HFJY34

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  • 11 Feb 2019 02:16
    Reply # 7157082 on 7156352
    Anonymous wrote:

    Taking the maximum rightning moment of the boat as starting point of the mast calculations  makes the most sense to me.  Times 3 as safety factor. Eric Sponberg does the same.

    Then again... what about the mizzen mast....


    Sponberg's article on designing free standing masts:

    https://www.ericwsponberg.com/wp-content/uploads/design-engineering-masts.pdf

    Last modified: 11 Feb 2019 02:21 | Anonymous member
  • 10 Feb 2019 15:24
    Reply # 7156352 on 7155071

    Taking the maximum rightning moment of the boat as starting point of the mast calculations  makes the most sense to me.  Times 3 as safety factor. Eric Sponberg does the same.

    Then again... what about the mizzen mast....


    Last modified: 10 Feb 2019 15:24 | Anonymous member
  • 10 Feb 2019 13:07
    Reply # 7156219 on 7155556
    Anonymous member (Administrator)
    Anonymous wrote:

    Thanks for the replies.

    Arne. 

    Are you using modulus of rupture in your calculations? For a 310/62 mm hollow spruce that would be 72 Mpa with a breaking strength of approx. 16300 kpm...



     I picked the strength of spruce from Ian Nicholson's Boat Data Book.

    There were three numbers to pick from, tearing force, crushing force and breaking force. Not knowing what to choose, I picked the 'weakest' one, the crushing force at 45MPa. If I had chosen 71MPa instead, then the breaking moment would rise from 11600kpm to around 18500. I have later looked up data about wood, and my 45MPa are most probably on the low side. However, I have just used local trees for masts, not knowing how good quality they were, so I my thinking was 'Better safe than sorry'...

    Arne

    PS:
    As early as in 2006, I had a go on finding the strength of wooden masts. I have later 'refined' the way to guess the righting moment of the boat, but apart from that, the write-up still makes some sense, hopefully. 
    The uncertain factor is the strength of the wood material.

    Last modified: 10 Feb 2019 13:37 | Anonymous member (Administrator)
  • 10 Feb 2019 08:34
    Reply # 7156107 on 7155071

    Hi David. 

    We have thought about the schooner rig for quite some time.

    In the end I went with the yawl version hoping/thinking better performance and cheaper to build. 

    An early version of the schooner looks also very nice...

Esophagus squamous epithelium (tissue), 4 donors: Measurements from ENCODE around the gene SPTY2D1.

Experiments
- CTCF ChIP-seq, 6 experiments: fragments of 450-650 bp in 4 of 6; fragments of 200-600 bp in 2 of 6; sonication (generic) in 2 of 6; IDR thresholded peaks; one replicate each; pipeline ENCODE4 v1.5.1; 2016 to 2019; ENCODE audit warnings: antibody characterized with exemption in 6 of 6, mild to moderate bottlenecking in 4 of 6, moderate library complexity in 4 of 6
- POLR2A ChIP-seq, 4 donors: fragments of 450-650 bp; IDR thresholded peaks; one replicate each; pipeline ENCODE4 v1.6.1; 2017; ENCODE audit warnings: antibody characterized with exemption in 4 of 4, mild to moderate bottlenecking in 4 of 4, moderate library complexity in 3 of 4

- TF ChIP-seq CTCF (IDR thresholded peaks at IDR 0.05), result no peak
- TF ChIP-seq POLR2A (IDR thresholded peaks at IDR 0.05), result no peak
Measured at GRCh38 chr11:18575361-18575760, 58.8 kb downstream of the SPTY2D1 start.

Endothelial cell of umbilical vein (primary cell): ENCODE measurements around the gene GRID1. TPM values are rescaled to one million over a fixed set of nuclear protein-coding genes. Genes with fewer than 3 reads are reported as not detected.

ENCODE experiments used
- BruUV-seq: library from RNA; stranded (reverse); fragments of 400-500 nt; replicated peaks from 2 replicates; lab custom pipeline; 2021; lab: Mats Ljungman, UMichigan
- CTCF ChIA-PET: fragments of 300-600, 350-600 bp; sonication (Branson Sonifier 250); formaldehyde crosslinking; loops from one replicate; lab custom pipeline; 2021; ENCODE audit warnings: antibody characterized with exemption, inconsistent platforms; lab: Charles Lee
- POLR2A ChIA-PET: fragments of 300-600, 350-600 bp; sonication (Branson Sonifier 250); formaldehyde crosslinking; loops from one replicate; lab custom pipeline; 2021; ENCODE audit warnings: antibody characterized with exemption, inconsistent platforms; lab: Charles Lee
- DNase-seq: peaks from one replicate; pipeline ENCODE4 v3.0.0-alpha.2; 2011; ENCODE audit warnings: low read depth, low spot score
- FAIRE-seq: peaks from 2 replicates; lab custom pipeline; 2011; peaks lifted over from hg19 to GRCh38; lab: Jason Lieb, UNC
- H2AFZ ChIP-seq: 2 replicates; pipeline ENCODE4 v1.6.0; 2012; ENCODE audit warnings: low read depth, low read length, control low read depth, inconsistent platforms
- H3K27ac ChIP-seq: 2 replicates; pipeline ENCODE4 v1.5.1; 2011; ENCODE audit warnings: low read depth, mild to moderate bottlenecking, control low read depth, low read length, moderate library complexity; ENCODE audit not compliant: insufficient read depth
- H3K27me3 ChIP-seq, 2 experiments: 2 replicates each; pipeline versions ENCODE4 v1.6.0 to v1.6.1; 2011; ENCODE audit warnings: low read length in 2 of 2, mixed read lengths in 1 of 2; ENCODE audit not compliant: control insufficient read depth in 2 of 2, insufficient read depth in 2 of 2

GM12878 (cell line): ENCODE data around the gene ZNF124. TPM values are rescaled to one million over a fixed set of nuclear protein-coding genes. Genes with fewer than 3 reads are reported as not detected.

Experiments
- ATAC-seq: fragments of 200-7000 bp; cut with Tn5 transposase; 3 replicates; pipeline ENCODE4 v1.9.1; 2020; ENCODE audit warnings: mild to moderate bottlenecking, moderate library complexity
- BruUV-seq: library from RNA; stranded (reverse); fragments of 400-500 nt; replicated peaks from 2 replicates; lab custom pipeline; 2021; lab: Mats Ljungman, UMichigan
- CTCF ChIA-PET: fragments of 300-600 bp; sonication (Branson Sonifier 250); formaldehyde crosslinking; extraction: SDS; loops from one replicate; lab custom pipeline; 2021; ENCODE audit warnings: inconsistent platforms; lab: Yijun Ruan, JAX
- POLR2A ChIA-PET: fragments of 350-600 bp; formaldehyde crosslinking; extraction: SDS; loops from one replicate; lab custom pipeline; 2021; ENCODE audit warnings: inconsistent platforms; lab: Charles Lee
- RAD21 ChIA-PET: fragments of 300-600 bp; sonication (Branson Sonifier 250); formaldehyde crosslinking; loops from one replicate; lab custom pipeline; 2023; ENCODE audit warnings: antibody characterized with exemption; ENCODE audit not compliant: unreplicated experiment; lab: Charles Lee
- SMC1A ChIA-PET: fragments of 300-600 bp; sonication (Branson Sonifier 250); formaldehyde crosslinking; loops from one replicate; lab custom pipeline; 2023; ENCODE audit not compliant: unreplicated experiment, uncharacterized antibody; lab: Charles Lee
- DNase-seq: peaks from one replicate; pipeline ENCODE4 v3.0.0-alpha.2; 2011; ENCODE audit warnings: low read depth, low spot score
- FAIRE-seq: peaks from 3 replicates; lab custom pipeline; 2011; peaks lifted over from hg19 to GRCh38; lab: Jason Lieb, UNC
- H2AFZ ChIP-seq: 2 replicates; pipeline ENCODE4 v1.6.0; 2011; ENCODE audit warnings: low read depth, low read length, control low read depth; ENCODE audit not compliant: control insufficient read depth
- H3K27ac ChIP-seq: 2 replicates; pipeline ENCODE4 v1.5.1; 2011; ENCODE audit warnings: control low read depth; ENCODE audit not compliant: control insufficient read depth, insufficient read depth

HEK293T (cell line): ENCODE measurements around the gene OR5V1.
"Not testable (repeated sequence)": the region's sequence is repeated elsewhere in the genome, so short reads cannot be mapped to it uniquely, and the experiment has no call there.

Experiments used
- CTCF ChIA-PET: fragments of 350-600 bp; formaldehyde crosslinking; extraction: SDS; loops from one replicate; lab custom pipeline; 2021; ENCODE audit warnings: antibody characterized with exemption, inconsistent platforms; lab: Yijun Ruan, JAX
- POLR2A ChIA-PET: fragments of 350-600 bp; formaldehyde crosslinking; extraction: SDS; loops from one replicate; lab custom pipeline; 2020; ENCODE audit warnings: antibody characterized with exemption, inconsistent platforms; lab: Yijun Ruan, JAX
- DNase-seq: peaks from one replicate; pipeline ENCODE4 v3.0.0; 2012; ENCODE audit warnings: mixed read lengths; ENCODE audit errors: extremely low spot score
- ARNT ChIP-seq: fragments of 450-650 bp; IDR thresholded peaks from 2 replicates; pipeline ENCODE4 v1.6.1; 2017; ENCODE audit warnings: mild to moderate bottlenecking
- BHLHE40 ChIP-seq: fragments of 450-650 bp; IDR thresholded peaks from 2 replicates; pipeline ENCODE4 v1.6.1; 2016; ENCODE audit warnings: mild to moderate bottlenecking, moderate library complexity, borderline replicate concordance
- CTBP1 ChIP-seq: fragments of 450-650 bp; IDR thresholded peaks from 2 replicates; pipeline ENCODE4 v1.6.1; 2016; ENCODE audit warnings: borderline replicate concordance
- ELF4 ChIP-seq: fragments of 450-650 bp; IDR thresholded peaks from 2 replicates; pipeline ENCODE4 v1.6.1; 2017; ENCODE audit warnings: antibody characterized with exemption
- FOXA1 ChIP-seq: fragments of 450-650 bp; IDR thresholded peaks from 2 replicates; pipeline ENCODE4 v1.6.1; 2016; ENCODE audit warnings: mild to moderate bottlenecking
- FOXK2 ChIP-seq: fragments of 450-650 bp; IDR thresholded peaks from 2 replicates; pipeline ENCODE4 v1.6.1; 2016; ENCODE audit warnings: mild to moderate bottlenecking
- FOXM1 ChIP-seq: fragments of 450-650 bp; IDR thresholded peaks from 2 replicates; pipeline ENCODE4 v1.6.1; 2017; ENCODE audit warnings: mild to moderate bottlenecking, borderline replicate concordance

Last modified: 10 Feb 2019 08:39 | Anonymous member
  • 10 Feb 2019 08:22
    Reply # 7156104 on 7155071

    Hi Annie. I haven't decided yet whether to go ahead with the build or not. There are a couple of things that need to fall in place. I want to be able to finish in four years and my budget would be around 35 k euros.. So before I jump in I want to be sure that it can be done within my limits.

    So far she's staked out in the garden..


    Last modified: 10 Feb 2019 08:26 | Anonymous member
  • 10 Feb 2019 07:58
    Reply # 7156102 on 7155071

    Here's another sketch from Chris Morejohn of a 34ft boat with a junk schooner rig

    This puts the foremast into the space ahead of the double berth, rather than through it. With a schooner rig, similar to the 34ft Benford dories, it gets much easier to find or make masts. What's the thinking behind putting most of the sail area into one large sail, Frederik? I found 54sq m a bit much to handle, which is why I went back to a ketch rig.

  • 10 Feb 2019 02:55
    Reply # 7155872 on 7155071

    It's great to see another new boat about to be built!  I shall be following this with interest, Frederik.  I dare say your progress will be more rapid than mine!

  • 09 Feb 2019 21:44
    Reply # 7155556 on 7155071

    Thanks for the replies.

    Arne. 

    Are you using modulus of rupture in your calculations? For a 310/62 mm hollow spruce that would be 72 Mpa with a breaking strength of approx. 16300 kpm...

    If I was aiming for a minimum of 10000 kpm, then a hollow Spruce pole 260/120 mm diameter with 60 mm thickness would be enough..?  Weighing in at ca 140 kg.  Theoretically...

    Another possibility might be making a hybrid mast consisting of a 8 meter  alu 6082t6 pole, 240/10 mm with a wooden 6 meter topmast (1m bury). Appr. 200 kg.. 


    Scott.

    Yeps I am happy with the design. Going back and forth the last couple of months has been very interesting. The brief was; ocean going, shallow draft, junk rig, outboard engine, two persons. Now I'm doing the rounds and finding out about materials, prices etc... we'll see..

    Last modified: 10 Feb 2019 07:24 | Anonymous member
  • 09 Feb 2019 16:38
    Reply # 7155263 on 7155071

    Tystie's 220mm dia x 5mm wall mainmast actually had a doubler inside, 3m of the same section as the mast, with a sliver cut out of it so that it could be squeezed in and persuaded inside the mast. Because of the longitudinal cut, it may have doubled the wall thickness but I don't think it doubled the strength of the mast, though it must have added something.

    The original LAP was 10.5m, for a low AR rig, so somewhat shorter than this proposed design. When I lengthened it for a high AR rig, it was with a 10in dia x 0.25in wall tube.

  • 09 Feb 2019 16:19
    Reply # 7155255 on 7155071

    Frederrik,

    I am excited to see you are considering building a Chris Morejohn HF design with a junk rig. I absolutely love the lines on all his drawings. I had a few email exchanges with Chris but eventually it became clear that boat building was not the way for me to go right now. I share your opinion. If I ever build a boat the HF designs will be right at the top of the list.

    I would very much like to see the HFJY34 drawings from your post brought to life and sailing.

    Last modified: 09 Feb 2019 16:25 | Anonymous member
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